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Handful of races could decide control of Senate

Republican U.S. Senate candidate Jim Talent, with daughter Chrissy and son Michael, votes on Tuesday.
Republican U.S. Senate candidate Jim Talent, with daughter Chrissy and son Michael, votes on Tuesday.

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WASHINGTON (CNN) -- Democrats and Republicans each hold 49 Senate seats going into the elections Tuesday, with one seat held by an independent and another made vacant by Democratic Sen. Paul Wellstone's death. Control of the chamber could hinge on a handful of races.

Thirty-four Senate seats are being contested.

Missouri is seen as the Democratic seat most likely to land in GOP hands. Sen. Jean Carnahan was appointed after her husband, the late Gov. Mel Carnahan, won the seat posthumously in 2000. She faces Republican Jim Talent, a former congressman who narrowly lost his bid for the governor's mansion that same year.

The Missouri Senate vote is a special election to determine who will serve the last four years of Mel Carnahan's term. That means the winner could be sworn into office immediately, and just as quickly change the balance of power in the Senate.

Minnesota Gov. Jesse Ventura is shaking things up in the Senate for the post-election session by appointing independent Dean Barkley as interim senator to fill the seat of Wellstone, who died in a plane crash October 25. Barkley will serve until the winner of Tuesday's race takes office, a period of two weeks.

The Gopher State race was tight even before former Vice President Walter Mondale took up the Democratic mantle against Norm Coleman, the Republican former mayor of St. Paul.

Mondale had five days to campaign, while President George Bush, Vice President Dick Cheney and other top Republicans visited the state in a last-minute push on Coleman's behalf.

The two candidates were neck-and-neck before their debate Monday.

Talent's Democratic opponent,  Jean Carnahan, is interviewed after casting her vote.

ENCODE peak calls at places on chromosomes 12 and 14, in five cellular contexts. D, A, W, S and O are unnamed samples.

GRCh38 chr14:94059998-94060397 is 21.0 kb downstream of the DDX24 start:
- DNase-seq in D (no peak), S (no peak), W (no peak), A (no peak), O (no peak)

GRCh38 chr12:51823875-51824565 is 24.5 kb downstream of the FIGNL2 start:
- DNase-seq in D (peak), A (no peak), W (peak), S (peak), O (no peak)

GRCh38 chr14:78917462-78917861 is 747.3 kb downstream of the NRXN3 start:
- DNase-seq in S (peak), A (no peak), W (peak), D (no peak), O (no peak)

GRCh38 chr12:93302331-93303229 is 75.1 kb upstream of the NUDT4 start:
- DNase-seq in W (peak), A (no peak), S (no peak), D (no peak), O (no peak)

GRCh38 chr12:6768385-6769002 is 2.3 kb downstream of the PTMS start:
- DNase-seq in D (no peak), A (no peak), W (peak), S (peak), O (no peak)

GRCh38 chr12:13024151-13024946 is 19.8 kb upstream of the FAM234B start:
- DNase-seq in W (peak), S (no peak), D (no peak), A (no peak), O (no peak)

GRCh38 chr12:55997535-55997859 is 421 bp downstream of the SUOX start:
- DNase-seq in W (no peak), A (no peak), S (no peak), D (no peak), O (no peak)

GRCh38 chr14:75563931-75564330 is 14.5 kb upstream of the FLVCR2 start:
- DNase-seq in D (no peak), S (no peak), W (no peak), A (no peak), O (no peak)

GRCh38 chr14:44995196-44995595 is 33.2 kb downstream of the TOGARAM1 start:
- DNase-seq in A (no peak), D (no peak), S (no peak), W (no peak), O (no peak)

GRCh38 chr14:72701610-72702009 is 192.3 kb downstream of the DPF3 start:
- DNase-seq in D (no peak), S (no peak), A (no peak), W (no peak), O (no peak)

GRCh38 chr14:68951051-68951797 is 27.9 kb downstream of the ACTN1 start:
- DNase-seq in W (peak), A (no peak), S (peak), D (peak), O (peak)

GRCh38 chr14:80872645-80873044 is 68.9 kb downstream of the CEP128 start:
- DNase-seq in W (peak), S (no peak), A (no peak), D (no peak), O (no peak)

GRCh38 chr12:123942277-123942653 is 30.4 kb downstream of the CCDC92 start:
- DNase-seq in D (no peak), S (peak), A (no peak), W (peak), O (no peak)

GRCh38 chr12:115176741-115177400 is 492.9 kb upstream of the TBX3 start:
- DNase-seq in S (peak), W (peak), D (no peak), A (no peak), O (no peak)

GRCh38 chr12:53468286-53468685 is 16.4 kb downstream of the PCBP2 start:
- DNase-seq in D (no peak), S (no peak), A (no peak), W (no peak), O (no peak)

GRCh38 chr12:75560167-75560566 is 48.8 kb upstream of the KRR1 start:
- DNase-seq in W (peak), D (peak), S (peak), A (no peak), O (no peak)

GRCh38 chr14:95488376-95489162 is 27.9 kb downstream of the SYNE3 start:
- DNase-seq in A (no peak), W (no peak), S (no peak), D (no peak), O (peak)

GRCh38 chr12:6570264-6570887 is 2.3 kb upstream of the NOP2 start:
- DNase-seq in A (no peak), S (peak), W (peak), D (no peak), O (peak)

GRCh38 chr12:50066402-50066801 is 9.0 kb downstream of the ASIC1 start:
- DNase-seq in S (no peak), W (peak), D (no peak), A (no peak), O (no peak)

Talent's Democratic opponent, Jean Carnahan, is interviewed after casting her vote.

Another Democratic seat is in jeopardy in South Dakota, where first-term Democrat Sen. Tim Johnson faces Rep. John Thune. A CNN/USA Today/Gallup poll shows the candidates in a statistical dead heat.

Each candidate is receiving extensive support from the highest levels of their parties: President Bush campaigned for Thune on Sunday night, while the state's senior senator, Majority Leader Tom Daschle, stumped for Johnson.

Senate races in New Jersey and Georgia are leaning toward Democrats, but neither seat looks safe for the party.

In New Jersey, Democratic Sen. Robert Torricelli abruptly withdrew in late September, and former senator Frank Lautenberg stepped in to face Republican Douglas Forrester.

In Georgia, incumbent Democratic Sen. Max Cleland faces a strong challenge from Republican Saxby Chambliss. Negative ads from both sides filled the airwaves in the days leading up to the election.

But Republicans also are vulnerable in several Senate races.

Arkansas is the most likely state in which a Republican Senate seat could go Democratic.

Sen. Tim Hutchinson, the first GOP senator from Arkansas since Reconstruction, ran in 1996 on a campaign stressing "family values" and was elected with support from the Religious Right. Afterward, he divorced his wife of 29 years and married a Senate aide. Hutchinson faces Democratic state Attorney General Mark Pryor, son of former Sen. David Pryor.

Colorado's Senate race is a rematch between Republican Sen. Wayne Allard and Democrat Tom Strickland, the U.S. attorney for Colorado. Allard came out ahead in the 1996 race by 5 percentage points. Tuesday's contest is seen as a tossup.

Either party could take New Hampshire, where incumbent Republican Sen. Bob Smith was defeated in the primary by third-term congressman John Sununu Jr. Sununu faces three-term Democratic Gov. Jeanne Shaheen.

And to add some spice to the Senate race gumbo, four candidates are running in Louisiana.

First term Democratic Sen. Mary Landrieu faces not one but three Republican challengers: Louisiana State Elections Commissioner Suzanne Haik Terrell, third-term congressman John Cooksey and state Rep. Tony Perkins.

If none of the four captures more than 50 percent of the vote, the top two candidates face a runoff December 7.

If Tuesday's balloting leaves the Senate evenly divided, the nation might have to wait another month and watch Louisiana to find out which party controls the Senate.

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